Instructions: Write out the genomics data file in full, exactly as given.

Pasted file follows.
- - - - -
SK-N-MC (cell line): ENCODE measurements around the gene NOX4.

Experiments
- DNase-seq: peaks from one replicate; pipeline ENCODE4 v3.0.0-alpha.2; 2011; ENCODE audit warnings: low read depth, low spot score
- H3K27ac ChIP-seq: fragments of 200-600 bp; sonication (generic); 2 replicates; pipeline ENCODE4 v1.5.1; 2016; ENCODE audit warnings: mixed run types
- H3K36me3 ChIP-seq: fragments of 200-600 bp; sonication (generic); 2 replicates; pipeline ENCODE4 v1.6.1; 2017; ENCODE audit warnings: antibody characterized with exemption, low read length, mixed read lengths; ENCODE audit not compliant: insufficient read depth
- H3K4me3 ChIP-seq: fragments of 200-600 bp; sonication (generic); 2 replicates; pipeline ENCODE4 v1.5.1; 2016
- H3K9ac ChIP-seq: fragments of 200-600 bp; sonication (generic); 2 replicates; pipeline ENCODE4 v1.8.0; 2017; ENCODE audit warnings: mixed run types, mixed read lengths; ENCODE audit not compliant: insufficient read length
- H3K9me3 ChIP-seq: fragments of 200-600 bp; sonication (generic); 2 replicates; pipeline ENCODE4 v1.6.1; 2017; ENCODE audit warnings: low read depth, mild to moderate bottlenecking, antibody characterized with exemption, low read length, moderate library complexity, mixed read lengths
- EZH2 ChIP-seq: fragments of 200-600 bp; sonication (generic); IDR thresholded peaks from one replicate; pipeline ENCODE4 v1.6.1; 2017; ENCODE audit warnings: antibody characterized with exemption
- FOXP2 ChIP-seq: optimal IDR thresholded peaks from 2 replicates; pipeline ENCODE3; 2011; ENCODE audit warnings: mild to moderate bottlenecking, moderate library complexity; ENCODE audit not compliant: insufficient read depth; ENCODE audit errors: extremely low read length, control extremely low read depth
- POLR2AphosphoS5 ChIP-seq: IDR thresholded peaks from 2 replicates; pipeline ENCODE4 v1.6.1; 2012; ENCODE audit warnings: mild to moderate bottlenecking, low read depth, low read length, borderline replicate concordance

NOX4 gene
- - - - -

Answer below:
SK-N-MC (cell line): ENCODE measurements around the gene NOX4.

Experiments
- DNase-seq: peaks from one replicate; pipeline ENCODE4 v3.0.0-alpha.2; 2011; ENCODE audit warnings: low read depth, low spot score
- H3K27ac ChIP-seq: fragments of 200-600 bp; sonication (generic); 2 replicates; pipeline ENCODE4 v1.5.1; 2016; ENCODE audit warnings: mixed run types
- H3K36me3 ChIP-seq: fragments of 200-600 bp; sonication (generic); 2 replicates; pipeline ENCODE4 v1.6.1; 2017; ENCODE audit warnings: antibody characterized with exemption, low read length, mixed read lengths; ENCODE audit not compliant: insufficient read depth
- H3K4me3 ChIP-seq: fragments of 200-600 bp; sonication (generic); 2 replicates; pipeline ENCODE4 v1.5.1; 2016
- H3K9ac ChIP-seq: fragments of 200-600 bp; sonication (generic); 2 replicates; pipeline ENCODE4 v1.8.0; 2017; ENCODE audit warnings: mixed run types, mixed read lengths; ENCODE audit not compliant: insufficient read length
- H3K9me3 ChIP-seq: fragments of 200-600 bp; sonication (generic); 2 replicates; pipeline ENCODE4 v1.6.1; 2017; ENCODE audit warnings: low read depth, mild to moderate bottlenecking, antibody characterized with exemption, low read length, moderate library complexity, mixed read lengths
- EZH2 ChIP-seq: fragments of 200-600 bp; sonication (generic); IDR thresholded peaks from one replicate; pipeline ENCODE4 v1.6.1; 2017; ENCODE audit warnings: antibody characterized with exemption
- FOXP2 ChIP-seq: optimal IDR thresholded peaks from 2 replicates; pipeline ENCODE3; 2011; ENCODE audit warnings: mild to moderate bottlenecking, moderate library complexity; ENCODE audit not compliant: insufficient read depth; ENCODE audit errors: extremely low read length, control extremely low read depth
- POLR2AphosphoS5 ChIP-seq: IDR thresholded peaks from 2 replicates; pipeline ENCODE4 v1.6.1; 2012; ENCODE audit warnings: mild to moderate bottlenecking, low read depth, low read length, borderline replicate concordance

NOX4 gene